For some firms that dole out smartphones to their employees, the mobile security policy might consist of remotely wiping the phone if it’s lost or stolen, or if the employee leaves the company. Other than that, users are left pretty much on their own.
That’s not enough, especially as smartphones and apps become smarter and more pervasive. It’s one thing for a company to provision its own smartphone. But many employees are bringing their own smartphones and doing company business on them — which some companies encourage, by the way, to cut down on cell, data plan and management costs.
Which makes last week’s news from the Black Hat conference all the more unnerving. Researchers announced that wallpaper apps on Android phones can collect and transmit data such as phone numbers and messages. In other cases, remote apps can be installed, which could be used to drop malicious payloads on to a phone.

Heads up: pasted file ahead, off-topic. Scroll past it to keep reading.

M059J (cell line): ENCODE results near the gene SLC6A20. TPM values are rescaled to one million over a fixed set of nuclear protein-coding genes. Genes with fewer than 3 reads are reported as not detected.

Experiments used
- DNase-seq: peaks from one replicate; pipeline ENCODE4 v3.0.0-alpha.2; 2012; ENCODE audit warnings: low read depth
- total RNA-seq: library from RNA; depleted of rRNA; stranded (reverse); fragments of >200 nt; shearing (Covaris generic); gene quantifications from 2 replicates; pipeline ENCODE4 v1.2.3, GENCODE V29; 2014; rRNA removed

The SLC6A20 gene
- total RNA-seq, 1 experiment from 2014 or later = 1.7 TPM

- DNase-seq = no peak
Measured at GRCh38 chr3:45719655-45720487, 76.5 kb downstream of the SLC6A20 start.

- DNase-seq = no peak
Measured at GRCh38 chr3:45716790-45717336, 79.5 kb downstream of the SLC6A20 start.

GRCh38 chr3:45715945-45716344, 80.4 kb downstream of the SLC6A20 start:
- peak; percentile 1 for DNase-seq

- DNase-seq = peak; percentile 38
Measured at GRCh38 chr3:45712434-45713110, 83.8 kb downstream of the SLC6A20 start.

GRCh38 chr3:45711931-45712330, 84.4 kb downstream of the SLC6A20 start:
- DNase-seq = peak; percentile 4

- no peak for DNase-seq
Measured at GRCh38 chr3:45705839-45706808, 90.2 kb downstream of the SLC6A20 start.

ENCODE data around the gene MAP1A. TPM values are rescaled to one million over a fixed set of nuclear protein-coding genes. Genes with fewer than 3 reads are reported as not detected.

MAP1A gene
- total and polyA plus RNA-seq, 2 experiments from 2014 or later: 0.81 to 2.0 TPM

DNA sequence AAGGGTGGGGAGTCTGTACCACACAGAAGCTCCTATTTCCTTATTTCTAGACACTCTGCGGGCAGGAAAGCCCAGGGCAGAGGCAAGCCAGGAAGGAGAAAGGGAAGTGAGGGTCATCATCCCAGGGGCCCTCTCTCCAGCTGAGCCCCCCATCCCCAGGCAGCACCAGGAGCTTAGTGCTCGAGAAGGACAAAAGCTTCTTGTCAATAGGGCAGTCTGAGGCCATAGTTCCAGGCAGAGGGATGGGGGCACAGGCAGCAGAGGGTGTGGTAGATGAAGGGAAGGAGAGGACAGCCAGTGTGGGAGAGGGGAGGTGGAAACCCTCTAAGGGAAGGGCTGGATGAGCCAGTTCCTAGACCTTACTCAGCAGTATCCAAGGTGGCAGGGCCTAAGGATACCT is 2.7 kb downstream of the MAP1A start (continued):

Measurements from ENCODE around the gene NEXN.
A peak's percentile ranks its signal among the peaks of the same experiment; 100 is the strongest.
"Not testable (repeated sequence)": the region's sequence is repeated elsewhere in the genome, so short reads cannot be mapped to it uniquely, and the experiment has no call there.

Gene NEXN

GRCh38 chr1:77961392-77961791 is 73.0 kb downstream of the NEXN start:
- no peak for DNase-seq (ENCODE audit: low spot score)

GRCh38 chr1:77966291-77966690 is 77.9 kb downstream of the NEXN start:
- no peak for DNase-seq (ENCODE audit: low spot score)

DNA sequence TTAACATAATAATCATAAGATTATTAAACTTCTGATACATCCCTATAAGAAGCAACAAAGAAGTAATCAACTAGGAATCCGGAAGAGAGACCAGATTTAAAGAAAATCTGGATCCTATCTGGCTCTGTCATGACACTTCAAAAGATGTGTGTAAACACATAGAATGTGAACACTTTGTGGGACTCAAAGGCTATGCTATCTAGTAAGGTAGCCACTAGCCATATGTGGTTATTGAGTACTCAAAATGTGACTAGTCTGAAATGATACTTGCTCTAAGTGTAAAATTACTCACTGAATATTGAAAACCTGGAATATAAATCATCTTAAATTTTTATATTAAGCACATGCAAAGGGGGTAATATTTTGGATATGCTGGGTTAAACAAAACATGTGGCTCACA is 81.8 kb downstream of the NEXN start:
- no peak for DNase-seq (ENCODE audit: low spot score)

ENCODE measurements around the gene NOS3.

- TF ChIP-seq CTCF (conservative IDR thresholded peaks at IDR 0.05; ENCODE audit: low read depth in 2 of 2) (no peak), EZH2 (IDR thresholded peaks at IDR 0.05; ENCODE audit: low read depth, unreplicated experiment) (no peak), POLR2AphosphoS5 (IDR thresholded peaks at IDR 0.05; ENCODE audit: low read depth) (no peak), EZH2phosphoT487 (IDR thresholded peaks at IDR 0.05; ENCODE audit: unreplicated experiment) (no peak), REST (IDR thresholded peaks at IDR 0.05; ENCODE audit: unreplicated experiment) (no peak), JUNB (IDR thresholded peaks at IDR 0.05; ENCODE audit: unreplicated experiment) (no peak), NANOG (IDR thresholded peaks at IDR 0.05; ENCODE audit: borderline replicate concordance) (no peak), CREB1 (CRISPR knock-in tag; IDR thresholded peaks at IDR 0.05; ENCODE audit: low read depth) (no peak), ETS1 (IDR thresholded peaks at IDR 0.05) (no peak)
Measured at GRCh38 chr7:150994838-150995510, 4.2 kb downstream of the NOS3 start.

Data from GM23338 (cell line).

Given the amount of work being down out of the palm of one’s hand these days, and even that mobile health care app stores are coming, the news is startling.
As with anything and security, enough is never enough. Checklists are a start, but which checklists are the right ones? For midmarket IT managers looking for some answers, SearchCIO-Midmarket.com’s sample mobile device management policies and templates is a good place to start.
I don’t want to spoil the fun or productivity that users are enjoying with iPhones, BlackBerrys and Androids, but if attention isn’t paid to them by IT security, then they will just become another access point into your networks.